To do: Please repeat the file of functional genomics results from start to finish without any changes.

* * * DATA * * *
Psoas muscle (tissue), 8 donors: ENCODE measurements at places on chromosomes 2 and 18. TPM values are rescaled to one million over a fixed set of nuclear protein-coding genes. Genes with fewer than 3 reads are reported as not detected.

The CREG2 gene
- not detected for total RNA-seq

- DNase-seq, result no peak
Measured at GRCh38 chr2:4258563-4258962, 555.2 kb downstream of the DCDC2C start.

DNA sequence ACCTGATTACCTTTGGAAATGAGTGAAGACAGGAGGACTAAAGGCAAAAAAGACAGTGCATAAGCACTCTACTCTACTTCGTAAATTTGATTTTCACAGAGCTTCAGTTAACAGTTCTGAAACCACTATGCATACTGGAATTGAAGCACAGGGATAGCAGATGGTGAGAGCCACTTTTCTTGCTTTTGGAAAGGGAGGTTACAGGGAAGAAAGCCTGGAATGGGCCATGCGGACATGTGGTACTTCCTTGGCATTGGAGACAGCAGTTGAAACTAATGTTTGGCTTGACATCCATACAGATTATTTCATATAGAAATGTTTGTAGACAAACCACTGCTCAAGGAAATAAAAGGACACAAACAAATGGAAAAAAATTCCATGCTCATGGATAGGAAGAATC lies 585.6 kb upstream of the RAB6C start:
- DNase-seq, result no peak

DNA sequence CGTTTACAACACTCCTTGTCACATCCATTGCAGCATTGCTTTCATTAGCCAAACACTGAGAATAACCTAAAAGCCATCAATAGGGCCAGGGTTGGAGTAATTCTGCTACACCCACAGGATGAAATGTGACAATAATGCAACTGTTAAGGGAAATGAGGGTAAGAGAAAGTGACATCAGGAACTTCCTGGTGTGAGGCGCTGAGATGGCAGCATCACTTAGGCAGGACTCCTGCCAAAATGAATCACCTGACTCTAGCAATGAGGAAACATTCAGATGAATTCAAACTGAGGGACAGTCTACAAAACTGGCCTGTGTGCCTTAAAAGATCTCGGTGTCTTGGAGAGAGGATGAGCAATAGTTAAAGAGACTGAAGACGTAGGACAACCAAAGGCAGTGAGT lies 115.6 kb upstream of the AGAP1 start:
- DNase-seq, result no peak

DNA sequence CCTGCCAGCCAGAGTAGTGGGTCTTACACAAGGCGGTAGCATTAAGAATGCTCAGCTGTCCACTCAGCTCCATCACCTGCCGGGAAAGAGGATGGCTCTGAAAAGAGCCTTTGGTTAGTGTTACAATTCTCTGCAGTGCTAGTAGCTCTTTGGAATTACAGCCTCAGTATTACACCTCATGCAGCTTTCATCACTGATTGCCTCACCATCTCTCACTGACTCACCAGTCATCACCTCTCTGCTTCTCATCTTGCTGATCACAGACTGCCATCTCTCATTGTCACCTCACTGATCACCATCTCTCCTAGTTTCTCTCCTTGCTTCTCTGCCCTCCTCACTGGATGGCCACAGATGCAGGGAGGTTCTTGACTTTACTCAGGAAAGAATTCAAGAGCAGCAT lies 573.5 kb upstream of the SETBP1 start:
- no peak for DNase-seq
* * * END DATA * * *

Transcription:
Psoas muscle (tissue), 8 donors: ENCODE measurements at places on chromosomes 2 and 18. TPM values are rescaled to one million over a fixed set of nuclear protein-coding genes. Genes with fewer than 3 reads are reported as not detected.

The CREG2 gene
- not detected for total RNA-seq

- DNase-seq, result no peak
Measured at GRCh38 chr2:4258563-4258962, 555.2 kb downstream of the DCDC2C start.

DNA sequence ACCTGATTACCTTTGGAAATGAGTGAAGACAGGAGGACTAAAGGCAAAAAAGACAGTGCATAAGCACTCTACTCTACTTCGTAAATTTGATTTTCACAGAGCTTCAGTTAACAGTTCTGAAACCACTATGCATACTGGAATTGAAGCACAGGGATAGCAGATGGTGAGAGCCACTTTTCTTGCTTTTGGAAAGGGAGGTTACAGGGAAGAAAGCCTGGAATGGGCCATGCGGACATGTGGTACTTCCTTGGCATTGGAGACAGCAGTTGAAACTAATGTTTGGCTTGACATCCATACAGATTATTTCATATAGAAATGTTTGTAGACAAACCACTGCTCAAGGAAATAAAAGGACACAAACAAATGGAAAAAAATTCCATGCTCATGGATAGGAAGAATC lies 585.6 kb upstream of the RAB6C start:
- DNase-seq, result no peak

DNA sequence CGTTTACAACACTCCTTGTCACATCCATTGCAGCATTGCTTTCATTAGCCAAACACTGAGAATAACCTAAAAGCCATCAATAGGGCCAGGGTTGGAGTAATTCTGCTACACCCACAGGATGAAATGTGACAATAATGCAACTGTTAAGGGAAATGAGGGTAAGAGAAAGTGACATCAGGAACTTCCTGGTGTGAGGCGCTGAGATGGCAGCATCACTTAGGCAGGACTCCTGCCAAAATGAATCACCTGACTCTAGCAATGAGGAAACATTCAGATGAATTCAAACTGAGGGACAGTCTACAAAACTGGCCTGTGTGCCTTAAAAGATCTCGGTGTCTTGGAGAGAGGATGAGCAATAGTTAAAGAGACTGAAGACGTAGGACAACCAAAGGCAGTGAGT lies 115.6 kb upstream of the AGAP1 start:
- DNase-seq, result no peak

DNA sequence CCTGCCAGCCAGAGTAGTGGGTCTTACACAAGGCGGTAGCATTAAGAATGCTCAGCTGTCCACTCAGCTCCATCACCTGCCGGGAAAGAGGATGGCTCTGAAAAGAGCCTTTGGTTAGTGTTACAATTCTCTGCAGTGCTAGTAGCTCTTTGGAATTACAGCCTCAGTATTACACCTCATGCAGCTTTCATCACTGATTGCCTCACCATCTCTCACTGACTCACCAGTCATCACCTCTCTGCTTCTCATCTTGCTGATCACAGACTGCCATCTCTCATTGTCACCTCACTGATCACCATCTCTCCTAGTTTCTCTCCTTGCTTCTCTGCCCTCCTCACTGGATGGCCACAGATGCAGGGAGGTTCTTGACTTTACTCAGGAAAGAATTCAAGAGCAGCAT lies 573.5 kb upstream of the SETBP1 start:
- no peak for DNase-seq